[ Parent ]
I still have no clear picture of what you mean with conspiratorial thinking. Does anyone dispute that the Democratic party leadership and the party hacks are in the tank for Clinton?
I mean it is objective fact that 30 state parties have a joint money raising/laundering sheme going on that leaves her with all the money and them objectively worse off. So is Josh Marshall's employer's paid troll army. And calling people who object to elite collusion "violent" without any strong evidence of actual violence is so very tired.

What I find most interesting in this election is how far apart the reality bubbles have drifted. Or maybe it's just more noticeable since people closer to me are drifting away.
I remember culling my news sources since long before "filter bubble" was even a phrase. The first time, appropriately enough was after the Democrats won the midterms in 06 and then promptly proceeded to vote for the war they opposed. Without any bells and whistles. The financial crisis and getting a grip on Post-Keynsian economics was another big one. And you really have to filter in order to not get spammed with nonsense. Though the filtering might have gotten worse since I broke down and got a Twitter account. Something about that system brings out the worst in people.
On the other hand I'm now pretty loyaly reading Naked Capitalism since their take on Greece ended up being much better than my own.

This stronger stratification of news sources seems pretty noticeable. One example I can think of was the small debate on online anonymity we had. I'm pretty sure that still reading the Guardian or similar professional sites is a strong indication of a contra position. Because for reporters online anonymity really makes life a lot harder.

OK, this is a bit more rambling than I would have liked but I'm running out of time for another pass.

by generic on Thu May 19th, 2016 at 05:34:45 AM EST
[ Parent ]
Speaking of paid troll armies, I think we've got one instance in the comments of this diary.

*Lunatic*, n.
One whose delusions are out of fashion.
by DoDo on Thu May 19th, 2016 at 07:24:13 PM EST
[ Parent ]
I don't think it's helpful to impugn someone's integrity here without giving them the opportunity to reply to the charge.  Is there a specific comment you are concerned about? Are we all to feel under threat of suspicion? If possible, I think we should treat each argument on its merits.  I have noticed differences of opinion, but nothing outside the bounds of reasoned debate.

Index of Frank's Diaries
by Frank Schnittger (mail Frankschnittger at hot male dotty communists) on Fri May 20th, 2016 at 07:48:32 AM EST
[ Parent ]
My paranoia was triggered by a one-off comment upthread where the subject made me recall this, my reply didn't elicit a response, and I thought the poster is a newbie. Having now checked, I see I was mistaken about the last, so I rather retract my paranoid comment.

*Lunatic*, n.
One whose delusions are out of fashion.
by DoDo on Fri May 20th, 2016 at 05:18:52 PM EST
[ Parent ]
Ah, I have found the offending comment now. Not exactly well evidenced.  More an expression of individual frustration resulting in a strange threat to vote for Trump. Perhaps an example of a policy (Obamacare) which has helped many but frustrated some. Weirdly, Trump seems to be able to attract a lot of anti-establishment and libertarian support. The individual Mandate in Obamacare has always been v. unpopular with both progressives (who prefer single payer) and libertarians who don't want the state to get more involved in healthcare at all.  Obviously not in tune with majority opinion here,  but not to be condemned on that account. But it's a pity he wouldn't engage with the legitimate points you made.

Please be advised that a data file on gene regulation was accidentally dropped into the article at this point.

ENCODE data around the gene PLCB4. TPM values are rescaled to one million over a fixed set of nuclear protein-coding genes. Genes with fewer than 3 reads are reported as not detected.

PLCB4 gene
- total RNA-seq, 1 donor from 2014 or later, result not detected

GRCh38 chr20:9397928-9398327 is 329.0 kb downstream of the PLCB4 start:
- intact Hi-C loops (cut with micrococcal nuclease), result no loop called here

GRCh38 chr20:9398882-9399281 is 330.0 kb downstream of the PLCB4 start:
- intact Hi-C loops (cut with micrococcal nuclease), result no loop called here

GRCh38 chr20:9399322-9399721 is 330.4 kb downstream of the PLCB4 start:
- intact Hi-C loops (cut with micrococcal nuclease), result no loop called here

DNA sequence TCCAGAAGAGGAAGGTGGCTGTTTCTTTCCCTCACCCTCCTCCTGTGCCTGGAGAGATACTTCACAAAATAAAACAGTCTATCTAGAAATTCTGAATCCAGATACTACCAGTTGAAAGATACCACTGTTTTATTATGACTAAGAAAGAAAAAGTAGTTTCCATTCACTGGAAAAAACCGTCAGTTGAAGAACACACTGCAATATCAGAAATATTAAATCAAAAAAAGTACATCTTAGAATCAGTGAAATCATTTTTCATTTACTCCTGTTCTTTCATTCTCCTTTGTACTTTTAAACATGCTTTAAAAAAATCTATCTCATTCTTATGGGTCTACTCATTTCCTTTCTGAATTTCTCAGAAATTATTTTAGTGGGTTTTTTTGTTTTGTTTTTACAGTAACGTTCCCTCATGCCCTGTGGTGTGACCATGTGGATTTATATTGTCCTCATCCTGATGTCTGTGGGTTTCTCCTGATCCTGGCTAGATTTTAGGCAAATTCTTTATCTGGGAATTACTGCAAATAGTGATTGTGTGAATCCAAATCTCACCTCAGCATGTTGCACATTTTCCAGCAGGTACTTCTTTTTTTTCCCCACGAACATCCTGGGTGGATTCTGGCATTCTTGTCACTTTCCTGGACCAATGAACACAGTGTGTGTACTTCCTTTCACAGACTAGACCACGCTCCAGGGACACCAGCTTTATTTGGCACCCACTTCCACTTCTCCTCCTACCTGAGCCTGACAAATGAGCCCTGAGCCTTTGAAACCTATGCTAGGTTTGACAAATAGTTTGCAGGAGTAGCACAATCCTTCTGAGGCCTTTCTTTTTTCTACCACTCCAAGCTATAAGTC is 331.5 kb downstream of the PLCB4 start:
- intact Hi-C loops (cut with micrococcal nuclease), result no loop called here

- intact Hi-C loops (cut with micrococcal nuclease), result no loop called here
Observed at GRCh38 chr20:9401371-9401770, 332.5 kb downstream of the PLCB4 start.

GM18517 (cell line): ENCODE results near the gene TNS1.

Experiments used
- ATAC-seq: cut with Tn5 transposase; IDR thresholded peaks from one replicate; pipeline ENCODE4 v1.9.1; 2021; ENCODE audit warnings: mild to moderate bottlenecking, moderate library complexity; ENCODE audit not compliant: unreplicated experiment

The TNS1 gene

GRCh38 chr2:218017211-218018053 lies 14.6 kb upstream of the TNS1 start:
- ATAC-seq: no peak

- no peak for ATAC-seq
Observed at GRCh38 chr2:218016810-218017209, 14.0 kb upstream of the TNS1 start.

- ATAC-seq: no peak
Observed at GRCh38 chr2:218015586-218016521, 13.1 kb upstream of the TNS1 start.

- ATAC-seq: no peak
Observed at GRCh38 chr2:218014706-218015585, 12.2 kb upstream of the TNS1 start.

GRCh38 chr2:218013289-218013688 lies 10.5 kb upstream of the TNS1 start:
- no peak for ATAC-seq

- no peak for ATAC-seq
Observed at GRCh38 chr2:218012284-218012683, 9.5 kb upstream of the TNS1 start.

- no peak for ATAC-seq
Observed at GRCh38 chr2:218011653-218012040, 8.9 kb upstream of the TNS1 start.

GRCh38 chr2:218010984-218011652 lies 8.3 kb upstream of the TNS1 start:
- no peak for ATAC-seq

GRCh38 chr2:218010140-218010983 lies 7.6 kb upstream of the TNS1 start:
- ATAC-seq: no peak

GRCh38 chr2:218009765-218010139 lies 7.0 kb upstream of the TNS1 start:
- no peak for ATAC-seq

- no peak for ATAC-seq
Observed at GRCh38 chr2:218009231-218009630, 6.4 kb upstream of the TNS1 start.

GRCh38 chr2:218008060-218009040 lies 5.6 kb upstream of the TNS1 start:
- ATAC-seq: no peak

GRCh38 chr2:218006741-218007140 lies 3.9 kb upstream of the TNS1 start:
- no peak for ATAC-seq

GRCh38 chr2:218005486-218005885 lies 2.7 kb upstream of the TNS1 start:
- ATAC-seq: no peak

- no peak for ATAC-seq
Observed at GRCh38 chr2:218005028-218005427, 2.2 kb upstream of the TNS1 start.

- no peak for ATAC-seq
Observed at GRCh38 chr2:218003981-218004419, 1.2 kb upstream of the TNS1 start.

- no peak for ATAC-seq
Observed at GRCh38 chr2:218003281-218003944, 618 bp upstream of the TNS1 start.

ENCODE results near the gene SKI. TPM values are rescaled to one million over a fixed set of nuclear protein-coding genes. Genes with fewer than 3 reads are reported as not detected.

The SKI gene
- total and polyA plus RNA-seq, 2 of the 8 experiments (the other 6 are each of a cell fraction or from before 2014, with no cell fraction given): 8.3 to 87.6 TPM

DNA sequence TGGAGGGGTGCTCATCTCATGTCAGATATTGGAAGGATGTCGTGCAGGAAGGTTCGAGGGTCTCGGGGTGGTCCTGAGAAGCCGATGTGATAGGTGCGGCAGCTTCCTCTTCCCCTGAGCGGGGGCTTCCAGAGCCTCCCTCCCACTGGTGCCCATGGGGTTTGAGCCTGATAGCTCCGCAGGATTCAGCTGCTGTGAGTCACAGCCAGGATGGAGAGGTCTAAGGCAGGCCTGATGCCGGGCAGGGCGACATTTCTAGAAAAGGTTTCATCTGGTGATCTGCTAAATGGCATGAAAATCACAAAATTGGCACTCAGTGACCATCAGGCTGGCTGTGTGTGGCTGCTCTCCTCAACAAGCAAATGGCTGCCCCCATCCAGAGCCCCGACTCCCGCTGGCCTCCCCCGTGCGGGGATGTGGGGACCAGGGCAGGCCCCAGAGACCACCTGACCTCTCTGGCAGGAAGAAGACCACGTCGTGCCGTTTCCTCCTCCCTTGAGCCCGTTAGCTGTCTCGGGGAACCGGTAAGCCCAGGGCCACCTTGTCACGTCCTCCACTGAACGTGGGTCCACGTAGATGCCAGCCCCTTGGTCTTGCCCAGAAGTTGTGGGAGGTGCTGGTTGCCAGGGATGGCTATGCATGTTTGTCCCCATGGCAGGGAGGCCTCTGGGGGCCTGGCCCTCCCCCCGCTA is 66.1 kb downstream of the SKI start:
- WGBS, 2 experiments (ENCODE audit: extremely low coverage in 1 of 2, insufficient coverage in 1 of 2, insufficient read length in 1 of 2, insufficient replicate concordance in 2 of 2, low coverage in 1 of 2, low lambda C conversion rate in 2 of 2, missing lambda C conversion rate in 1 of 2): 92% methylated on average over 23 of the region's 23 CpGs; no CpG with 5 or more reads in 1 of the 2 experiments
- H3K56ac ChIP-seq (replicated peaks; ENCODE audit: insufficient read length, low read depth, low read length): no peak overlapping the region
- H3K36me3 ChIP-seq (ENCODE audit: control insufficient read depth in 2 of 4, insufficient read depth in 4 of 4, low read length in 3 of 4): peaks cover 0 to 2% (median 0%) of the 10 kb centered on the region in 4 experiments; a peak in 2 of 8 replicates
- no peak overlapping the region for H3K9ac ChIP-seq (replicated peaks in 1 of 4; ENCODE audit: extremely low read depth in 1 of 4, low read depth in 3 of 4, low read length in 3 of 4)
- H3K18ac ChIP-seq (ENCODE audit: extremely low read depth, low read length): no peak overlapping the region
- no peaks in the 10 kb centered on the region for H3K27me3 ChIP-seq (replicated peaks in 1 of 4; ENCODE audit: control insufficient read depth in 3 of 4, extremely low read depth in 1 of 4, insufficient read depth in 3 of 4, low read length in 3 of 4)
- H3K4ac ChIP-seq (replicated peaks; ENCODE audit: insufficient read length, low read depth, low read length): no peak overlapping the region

Index of Frank's Diaries
by Frank Schnittger (mail Frankschnittger at hot male dotty communists) on Fri May 20th, 2016 at 07:15:51 PM EST
[ Parent ]
Well as I stated above one of my main sources for US analysis is Naked Capitalism. And they are very down on Obama care.
The only Americans I regularly talk to face to face are people with professional travel budgets. Not that big of a sample. One in particular was very happy with the reforms. However his experience was with the old system eating all his savings when his son was seriously ill. No positive experience with the new.
Which is a long winded intro for a saying that I'm sympathetic to the idea of Obama care being a neoliberal abomination. However voting Trump because of it still seems like a non sequitur. Maybe third oarty but Trump? And certainly something a delegitimisation campaign would throw around. I liked single payer and Sanders before, but now I'm with Hitler. And I've seen more of those comments than I expected.
But for a final reversal Trump does score high on the enemy of my enemy scale. And I don't think we should underestimate the emotional appeal of telling all those(media, Republicans, Clinton even the Kochs) to fuck off.

As a final aside: I too was toying with the idea that Trump might actually be less bad in effect. Not because of any moral superiority but because I thought party hostility would cripple him. Doesn't seem like a good bet anymore. He has run out of money and the party lies prostrate in hope of a tummy scratch.

by generic on Fri May 20th, 2016 at 08:23:44 PM EST
[ Parent ]
When I talk about conspiracy thinking, I'm mainly talking about what I have seen from the Sanders supports I worked with, and blog wars I have skimmed where individuals post comments and arguments with a very similar-seeming mindset.

That the Democratic party is strongly pro-Clinton is not up for debate. That Clinton and her inner circle are insider hacks of the most mediocre sort seems pretty clear, and like all insider hacks of her generation she seems pretty damn neo-liberal.  I'm not making any arguments in that direction.